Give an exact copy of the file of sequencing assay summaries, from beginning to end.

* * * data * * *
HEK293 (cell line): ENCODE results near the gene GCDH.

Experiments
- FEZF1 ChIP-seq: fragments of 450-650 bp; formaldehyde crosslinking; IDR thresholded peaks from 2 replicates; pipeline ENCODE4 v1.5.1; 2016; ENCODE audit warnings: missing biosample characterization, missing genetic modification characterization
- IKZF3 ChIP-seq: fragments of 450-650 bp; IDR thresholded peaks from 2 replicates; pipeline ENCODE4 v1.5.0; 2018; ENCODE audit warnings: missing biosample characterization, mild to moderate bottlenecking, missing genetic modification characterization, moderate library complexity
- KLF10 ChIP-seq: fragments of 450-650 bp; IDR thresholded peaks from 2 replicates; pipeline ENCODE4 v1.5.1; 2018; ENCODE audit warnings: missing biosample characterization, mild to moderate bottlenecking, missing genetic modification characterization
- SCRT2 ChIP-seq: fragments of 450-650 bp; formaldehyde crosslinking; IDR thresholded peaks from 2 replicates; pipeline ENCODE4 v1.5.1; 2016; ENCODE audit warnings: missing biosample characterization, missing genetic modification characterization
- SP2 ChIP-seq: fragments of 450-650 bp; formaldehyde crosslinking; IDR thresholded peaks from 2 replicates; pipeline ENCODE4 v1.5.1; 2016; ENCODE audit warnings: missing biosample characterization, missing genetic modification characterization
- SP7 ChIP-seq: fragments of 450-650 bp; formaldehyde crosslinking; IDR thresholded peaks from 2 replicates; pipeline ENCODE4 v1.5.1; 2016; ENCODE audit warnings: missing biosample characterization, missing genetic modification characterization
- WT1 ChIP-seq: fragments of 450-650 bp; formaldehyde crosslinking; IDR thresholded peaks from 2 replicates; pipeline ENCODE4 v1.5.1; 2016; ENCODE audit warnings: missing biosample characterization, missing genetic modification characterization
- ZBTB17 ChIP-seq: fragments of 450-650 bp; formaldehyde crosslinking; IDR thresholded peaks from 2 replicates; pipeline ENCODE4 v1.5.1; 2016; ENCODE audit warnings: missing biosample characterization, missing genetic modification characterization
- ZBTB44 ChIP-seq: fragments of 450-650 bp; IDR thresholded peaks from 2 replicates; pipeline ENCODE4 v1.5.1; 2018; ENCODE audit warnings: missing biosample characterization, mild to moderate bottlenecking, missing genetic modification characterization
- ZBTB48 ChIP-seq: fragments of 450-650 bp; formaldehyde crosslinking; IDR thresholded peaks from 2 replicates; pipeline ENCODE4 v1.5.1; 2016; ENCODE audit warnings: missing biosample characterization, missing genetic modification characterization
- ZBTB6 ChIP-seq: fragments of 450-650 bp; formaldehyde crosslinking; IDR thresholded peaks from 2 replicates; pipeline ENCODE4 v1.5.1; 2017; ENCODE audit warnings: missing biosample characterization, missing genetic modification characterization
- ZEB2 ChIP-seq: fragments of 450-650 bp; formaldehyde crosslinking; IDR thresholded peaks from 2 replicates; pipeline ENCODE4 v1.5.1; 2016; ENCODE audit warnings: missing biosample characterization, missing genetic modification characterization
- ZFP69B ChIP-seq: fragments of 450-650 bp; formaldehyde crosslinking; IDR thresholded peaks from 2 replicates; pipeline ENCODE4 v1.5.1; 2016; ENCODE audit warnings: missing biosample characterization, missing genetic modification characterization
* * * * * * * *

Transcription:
HEK293 (cell line): ENCODE results near the gene GCDH.

Experiments
- FEZF1 ChIP-seq: fragments of 450-650 bp; formaldehyde crosslinking; IDR thresholded peaks from 2 replicates; pipeline ENCODE4 v1.5.1; 2016; ENCODE audit warnings: missing biosample characterization, missing genetic modification characterization
- IKZF3 ChIP-seq: fragments of 450-650 bp; IDR thresholded peaks from 2 replicates; pipeline ENCODE4 v1.5.0; 2018; ENCODE audit warnings: missing biosample characterization, mild to moderate bottlenecking, missing genetic modification characterization, moderate library complexity
- KLF10 ChIP-seq: fragments of 450-650 bp; IDR thresholded peaks from 2 replicates; pipeline ENCODE4 v1.5.1; 2018; ENCODE audit warnings: missing biosample characterization, mild to moderate bottlenecking, missing genetic modification characterization
- SCRT2 ChIP-seq: fragments of 450-650 bp; formaldehyde crosslinking; IDR thresholded peaks from 2 replicates; pipeline ENCODE4 v1.5.1; 2016; ENCODE audit warnings: missing biosample characterization, missing genetic modification characterization
- SP2 ChIP-seq: fragments of 450-650 bp; formaldehyde crosslinking; IDR thresholded peaks from 2 replicates; pipeline ENCODE4 v1.5.1; 2016; ENCODE audit warnings: missing biosample characterization, missing genetic modification characterization
- SP7 ChIP-seq: fragments of 450-650 bp; formaldehyde crosslinking; IDR thresholded peaks from 2 replicates; pipeline ENCODE4 v1.5.1; 2016; ENCODE audit warnings: missing biosample characterization, missing genetic modification characterization
- WT1 ChIP-seq: fragments of 450-650 bp; formaldehyde crosslinking; IDR thresholded peaks from 2 replicates; pipeline ENCODE4 v1.5.1; 2016; ENCODE audit warnings: missing biosample characterization, missing genetic modification characterization
- ZBTB17 ChIP-seq: fragments of 450-650 bp; formaldehyde crosslinking; IDR thresholded peaks from 2 replicates; pipeline ENCODE4 v1.5.1; 2016; ENCODE audit warnings: missing biosample characterization, missing genetic modification characterization
- ZBTB44 ChIP-seq: fragments of 450-650 bp; IDR thresholded peaks from 2 replicates; pipeline ENCODE4 v1.5.1; 2018; ENCODE audit warnings: missing biosample characterization, mild to moderate bottlenecking, missing genetic modification characterization
- ZBTB48 ChIP-seq: fragments of 450-650 bp; formaldehyde crosslinking; IDR thresholded peaks from 2 replicates; pipeline ENCODE4 v1.5.1; 2016; ENCODE audit warnings: missing biosample characterization, missing genetic modification characterization
- ZBTB6 ChIP-seq: fragments of 450-650 bp; formaldehyde crosslinking; IDR thresholded peaks from 2 replicates; pipeline ENCODE4 v1.5.1; 2017; ENCODE audit warnings: missing biosample characterization, missing genetic modification characterization
- ZEB2 ChIP-seq: fragments of 450-650 bp; formaldehyde crosslinking; IDR thresholded peaks from 2 replicates; pipeline ENCODE4 v1.5.1; 2016; ENCODE audit warnings: missing biosample characterization, missing genetic modification characterization
- ZFP69B ChIP-seq: fragments of 450-650 bp; formaldehyde crosslinking; IDR thresholded peaks from 2 replicates; pipeline ENCODE4 v1.5.1; 2016; ENCODE audit warnings: missing biosample characterization, missing genetic modification characterization